Elsa S. Culler, Ben Livneh, Balaji Rajagopalan, and Kristy F. Tiampo
Nat. Hazards Earth Syst. Sci., 23, 1631–1652,Short summary
Landslides have often been observed in the aftermath of wildfires. This study explores regional patterns in the rainfall that caused landslides both after fires and in unburned locations. In general, landslides that occur after fires are triggered by less rainfall, confirming that fire helps to set the stage for landslides. However, there are regional differences in the ways in which fire impacts landslides, such as the size and direction of shifts in the seasonality of landslides after fires.
Stefan Steger, Mateo Moreno, Alice Crespi, Peter James Zellner, Stefano Luigi Gariano, Maria Teresa Brunetti, Massimo Melillo, Silvia Peruccacci, Francesco Marra, Robin Kohrs, Jason Goetz, Volkmar Mair, and Massimiliano Pittore
Nat. Hazards Earth Syst. Sci., 23, 1483–1506,Short summary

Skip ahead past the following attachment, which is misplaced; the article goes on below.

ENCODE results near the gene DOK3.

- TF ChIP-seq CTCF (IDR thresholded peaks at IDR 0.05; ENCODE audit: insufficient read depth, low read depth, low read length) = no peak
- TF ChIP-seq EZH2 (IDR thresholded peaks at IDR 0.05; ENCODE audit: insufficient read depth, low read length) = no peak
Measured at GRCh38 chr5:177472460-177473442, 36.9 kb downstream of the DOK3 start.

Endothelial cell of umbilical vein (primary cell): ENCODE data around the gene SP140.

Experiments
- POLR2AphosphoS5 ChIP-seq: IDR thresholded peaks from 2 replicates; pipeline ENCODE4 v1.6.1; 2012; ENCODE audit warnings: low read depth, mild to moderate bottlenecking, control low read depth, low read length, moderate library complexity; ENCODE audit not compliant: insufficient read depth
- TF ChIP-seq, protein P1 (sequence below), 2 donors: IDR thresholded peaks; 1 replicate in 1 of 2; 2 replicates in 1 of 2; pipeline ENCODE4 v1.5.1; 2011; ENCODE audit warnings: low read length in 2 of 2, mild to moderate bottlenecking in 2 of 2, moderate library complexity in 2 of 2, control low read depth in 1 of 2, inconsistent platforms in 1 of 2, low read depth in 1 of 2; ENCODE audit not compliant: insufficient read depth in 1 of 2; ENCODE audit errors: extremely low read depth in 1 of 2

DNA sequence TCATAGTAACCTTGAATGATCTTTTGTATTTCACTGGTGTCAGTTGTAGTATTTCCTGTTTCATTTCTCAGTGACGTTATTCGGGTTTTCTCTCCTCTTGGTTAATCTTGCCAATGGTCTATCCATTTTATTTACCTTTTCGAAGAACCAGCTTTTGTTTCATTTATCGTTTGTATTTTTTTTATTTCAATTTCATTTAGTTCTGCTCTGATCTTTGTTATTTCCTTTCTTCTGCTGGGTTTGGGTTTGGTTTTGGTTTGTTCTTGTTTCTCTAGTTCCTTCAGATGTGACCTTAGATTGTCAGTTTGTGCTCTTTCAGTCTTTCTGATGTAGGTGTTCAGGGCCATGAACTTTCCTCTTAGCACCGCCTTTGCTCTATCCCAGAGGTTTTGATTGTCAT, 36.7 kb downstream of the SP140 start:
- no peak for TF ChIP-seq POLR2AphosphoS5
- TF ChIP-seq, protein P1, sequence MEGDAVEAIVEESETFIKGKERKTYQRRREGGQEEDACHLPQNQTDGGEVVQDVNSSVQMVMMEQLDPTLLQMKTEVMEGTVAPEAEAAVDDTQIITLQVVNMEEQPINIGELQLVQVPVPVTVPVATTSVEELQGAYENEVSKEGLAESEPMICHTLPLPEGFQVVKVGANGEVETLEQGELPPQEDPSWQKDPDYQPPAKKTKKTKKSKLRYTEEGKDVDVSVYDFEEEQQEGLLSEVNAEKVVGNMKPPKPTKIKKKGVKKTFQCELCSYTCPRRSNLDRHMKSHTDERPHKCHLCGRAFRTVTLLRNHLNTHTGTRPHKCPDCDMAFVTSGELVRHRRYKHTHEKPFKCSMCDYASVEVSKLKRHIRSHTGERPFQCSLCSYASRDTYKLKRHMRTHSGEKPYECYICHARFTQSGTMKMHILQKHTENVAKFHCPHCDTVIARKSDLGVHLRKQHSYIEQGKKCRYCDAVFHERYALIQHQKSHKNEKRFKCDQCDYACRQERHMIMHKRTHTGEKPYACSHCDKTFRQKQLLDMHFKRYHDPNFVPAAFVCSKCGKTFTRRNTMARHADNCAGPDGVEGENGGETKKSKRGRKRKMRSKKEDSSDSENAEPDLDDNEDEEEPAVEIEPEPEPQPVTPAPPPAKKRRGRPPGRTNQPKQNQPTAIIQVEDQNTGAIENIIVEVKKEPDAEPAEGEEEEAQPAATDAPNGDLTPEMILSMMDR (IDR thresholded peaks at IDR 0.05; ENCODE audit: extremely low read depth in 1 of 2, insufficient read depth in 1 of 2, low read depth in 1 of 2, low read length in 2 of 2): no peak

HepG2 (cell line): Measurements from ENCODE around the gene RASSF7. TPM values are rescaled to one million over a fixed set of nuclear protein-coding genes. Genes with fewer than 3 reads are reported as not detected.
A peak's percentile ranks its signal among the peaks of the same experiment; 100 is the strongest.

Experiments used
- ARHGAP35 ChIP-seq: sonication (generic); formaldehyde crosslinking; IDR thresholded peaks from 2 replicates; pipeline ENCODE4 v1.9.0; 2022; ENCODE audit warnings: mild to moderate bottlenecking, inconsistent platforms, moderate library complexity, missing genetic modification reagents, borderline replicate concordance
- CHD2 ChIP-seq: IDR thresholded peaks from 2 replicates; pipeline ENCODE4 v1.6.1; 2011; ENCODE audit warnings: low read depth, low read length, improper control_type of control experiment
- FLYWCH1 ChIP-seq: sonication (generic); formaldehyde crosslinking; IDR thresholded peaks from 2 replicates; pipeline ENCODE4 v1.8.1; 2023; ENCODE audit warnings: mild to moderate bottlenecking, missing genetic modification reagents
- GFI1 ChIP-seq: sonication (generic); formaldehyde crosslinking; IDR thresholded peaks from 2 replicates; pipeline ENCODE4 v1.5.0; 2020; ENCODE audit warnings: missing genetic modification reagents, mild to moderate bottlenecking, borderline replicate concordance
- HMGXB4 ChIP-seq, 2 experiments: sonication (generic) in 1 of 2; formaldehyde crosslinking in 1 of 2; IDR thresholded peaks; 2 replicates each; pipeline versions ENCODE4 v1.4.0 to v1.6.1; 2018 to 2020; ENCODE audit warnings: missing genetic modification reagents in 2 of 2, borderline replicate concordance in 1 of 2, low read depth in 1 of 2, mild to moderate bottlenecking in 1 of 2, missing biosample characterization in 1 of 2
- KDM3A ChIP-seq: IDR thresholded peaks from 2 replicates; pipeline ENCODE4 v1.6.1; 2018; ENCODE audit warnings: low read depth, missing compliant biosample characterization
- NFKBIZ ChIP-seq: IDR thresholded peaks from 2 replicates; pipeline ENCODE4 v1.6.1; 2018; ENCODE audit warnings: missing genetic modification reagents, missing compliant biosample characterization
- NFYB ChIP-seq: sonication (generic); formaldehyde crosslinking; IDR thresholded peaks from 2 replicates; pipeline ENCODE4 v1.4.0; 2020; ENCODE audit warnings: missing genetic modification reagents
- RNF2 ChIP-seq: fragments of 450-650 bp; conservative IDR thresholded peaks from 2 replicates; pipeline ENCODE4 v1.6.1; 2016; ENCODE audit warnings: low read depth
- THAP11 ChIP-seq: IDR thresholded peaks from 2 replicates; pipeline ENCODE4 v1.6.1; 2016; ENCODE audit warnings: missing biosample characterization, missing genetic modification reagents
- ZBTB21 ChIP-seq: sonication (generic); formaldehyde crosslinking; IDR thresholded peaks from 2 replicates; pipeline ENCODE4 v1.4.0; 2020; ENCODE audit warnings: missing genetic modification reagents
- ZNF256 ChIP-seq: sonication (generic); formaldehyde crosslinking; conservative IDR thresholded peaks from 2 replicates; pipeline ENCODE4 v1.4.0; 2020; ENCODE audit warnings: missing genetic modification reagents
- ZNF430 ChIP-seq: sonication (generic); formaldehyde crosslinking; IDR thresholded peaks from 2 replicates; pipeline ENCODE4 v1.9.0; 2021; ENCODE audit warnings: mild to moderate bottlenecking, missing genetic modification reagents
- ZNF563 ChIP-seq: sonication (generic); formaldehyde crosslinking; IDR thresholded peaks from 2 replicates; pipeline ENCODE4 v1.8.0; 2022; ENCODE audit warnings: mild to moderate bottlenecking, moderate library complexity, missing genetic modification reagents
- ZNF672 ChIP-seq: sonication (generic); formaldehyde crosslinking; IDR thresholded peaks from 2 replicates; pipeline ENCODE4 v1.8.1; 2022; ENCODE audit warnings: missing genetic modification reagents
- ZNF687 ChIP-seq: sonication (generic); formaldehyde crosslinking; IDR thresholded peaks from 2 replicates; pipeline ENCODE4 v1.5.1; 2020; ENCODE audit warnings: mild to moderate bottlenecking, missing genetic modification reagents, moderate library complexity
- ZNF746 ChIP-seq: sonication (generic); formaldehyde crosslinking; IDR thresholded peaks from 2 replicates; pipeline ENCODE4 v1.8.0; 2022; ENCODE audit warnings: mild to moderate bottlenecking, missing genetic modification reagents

We present a novel data-driven modelling approach to determine season-specific critical precipitation conditions for landslide occurrence. It is shown that the amount of precipitation required to trigger a landslide in South Tyrol varies from season to season. In summer, a higher amount of preparatory precipitation is required to trigger a landslide, probably due to denser vegetation and higher temperatures. We derive dynamic thresholds that directly relate to hit rates and false-alarm rates.
Yaspal Sundriyal, Vipin Kumar, Neha Chauhan, Sameeksha Kaushik, Rahul Ranjan, and Mohit Kumar Punia
Nat. Hazards Earth Syst. Sci., 23, 1425–1431,Short summary
The NW Himalaya has been one of the most affected terrains of the Himalaya, subject to disastrous landslides. This article focuses on two towns (Joshimath and Bhatwari) of the NW Himalaya, which have been witnessing subsidence for decades. We used a slope stability simulation to determine the response of the hillslopes accommodating these towns under various loading conditions. We found that the maximum displacement in these hillslopes might reach up to 20–25 m.
Yu Zhuang, Aiguo Xing, Perry Bartelt, Muhammad Bilal, and Zhaowei Ding
Nat. Hazards Earth Syst. Sci., 23, 1257–1266,Short summary